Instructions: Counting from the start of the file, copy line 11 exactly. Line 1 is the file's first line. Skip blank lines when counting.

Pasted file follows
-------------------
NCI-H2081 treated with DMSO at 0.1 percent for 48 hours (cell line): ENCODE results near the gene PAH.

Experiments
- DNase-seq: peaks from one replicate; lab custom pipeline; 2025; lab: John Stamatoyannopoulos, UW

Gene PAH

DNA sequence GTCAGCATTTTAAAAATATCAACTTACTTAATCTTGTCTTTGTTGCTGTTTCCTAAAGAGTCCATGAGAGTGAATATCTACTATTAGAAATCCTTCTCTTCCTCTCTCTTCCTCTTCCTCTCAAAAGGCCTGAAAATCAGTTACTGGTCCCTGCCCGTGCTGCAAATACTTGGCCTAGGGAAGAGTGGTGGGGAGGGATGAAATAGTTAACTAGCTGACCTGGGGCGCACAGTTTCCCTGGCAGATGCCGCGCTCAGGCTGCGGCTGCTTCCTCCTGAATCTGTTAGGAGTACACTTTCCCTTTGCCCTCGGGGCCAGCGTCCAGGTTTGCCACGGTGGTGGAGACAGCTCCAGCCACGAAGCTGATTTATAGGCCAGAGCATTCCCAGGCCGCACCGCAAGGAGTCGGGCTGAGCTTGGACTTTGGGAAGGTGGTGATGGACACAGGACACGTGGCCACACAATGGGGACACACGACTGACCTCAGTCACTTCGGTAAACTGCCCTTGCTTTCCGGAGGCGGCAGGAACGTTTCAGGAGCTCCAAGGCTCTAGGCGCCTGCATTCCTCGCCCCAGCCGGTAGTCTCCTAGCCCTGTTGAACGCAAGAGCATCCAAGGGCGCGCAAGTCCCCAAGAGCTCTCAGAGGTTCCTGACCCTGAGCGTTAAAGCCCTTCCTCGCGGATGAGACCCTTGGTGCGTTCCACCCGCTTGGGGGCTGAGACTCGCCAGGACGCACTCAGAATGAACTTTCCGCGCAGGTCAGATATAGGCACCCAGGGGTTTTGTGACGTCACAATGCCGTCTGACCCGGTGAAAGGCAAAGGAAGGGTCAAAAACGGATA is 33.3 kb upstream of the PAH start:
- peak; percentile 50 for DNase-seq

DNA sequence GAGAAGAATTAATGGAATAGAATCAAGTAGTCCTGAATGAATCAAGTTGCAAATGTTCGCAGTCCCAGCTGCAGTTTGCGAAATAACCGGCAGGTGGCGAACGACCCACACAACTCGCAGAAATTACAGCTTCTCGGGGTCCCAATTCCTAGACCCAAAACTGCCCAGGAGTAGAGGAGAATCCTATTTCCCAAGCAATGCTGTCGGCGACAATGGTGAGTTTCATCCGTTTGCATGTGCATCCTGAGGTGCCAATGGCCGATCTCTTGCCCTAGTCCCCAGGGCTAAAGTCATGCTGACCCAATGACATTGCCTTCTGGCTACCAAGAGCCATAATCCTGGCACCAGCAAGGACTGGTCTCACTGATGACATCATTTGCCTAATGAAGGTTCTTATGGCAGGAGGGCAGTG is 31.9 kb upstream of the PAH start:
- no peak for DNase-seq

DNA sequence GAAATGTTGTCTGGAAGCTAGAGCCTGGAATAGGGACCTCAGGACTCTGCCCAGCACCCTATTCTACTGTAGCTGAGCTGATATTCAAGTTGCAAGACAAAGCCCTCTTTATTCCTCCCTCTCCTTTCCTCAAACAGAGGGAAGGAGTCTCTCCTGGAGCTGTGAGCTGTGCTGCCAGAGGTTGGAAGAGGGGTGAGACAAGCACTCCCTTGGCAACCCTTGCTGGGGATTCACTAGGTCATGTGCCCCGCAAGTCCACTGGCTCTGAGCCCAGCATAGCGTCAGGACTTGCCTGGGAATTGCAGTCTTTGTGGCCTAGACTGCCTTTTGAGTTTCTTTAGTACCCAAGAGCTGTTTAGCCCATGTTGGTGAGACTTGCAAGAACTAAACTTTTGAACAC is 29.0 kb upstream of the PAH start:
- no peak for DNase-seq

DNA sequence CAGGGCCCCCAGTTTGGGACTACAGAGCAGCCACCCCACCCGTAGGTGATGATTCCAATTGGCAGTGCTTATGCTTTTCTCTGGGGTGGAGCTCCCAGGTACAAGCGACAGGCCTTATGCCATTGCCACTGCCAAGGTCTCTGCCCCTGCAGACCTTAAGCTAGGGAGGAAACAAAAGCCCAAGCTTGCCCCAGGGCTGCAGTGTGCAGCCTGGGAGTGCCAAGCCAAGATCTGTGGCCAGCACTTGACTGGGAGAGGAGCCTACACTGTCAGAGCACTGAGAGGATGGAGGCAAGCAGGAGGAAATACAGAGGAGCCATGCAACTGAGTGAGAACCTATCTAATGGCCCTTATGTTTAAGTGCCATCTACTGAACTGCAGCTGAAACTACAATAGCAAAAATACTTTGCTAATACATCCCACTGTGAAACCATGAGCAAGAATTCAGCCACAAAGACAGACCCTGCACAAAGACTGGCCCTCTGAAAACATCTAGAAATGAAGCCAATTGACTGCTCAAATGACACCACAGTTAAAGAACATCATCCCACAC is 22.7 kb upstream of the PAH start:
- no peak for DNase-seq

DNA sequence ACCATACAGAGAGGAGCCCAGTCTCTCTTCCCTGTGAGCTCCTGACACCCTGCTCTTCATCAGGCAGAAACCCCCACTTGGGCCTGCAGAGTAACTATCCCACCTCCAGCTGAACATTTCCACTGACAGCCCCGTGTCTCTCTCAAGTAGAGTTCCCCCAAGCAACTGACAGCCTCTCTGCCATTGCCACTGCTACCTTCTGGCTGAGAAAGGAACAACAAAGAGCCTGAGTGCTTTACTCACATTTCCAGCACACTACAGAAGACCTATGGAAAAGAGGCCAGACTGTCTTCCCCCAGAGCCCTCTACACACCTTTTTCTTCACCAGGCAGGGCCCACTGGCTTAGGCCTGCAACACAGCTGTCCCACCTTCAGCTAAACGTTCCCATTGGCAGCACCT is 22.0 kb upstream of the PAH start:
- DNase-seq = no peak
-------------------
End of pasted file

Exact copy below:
DNA sequence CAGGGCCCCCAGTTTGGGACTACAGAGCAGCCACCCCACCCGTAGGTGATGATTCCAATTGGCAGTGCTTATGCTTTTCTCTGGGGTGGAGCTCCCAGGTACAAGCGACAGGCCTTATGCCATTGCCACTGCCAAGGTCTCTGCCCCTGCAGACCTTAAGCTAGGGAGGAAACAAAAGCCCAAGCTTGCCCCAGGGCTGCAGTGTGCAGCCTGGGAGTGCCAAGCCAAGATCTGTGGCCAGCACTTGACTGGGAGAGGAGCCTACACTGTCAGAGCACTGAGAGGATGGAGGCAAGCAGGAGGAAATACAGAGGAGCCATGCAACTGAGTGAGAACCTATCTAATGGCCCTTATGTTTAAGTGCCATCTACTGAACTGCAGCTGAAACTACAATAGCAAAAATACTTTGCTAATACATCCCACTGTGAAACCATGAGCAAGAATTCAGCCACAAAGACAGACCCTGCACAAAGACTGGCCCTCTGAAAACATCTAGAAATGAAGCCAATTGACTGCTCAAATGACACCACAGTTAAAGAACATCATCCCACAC is 22.7 kb upstream of the PAH start: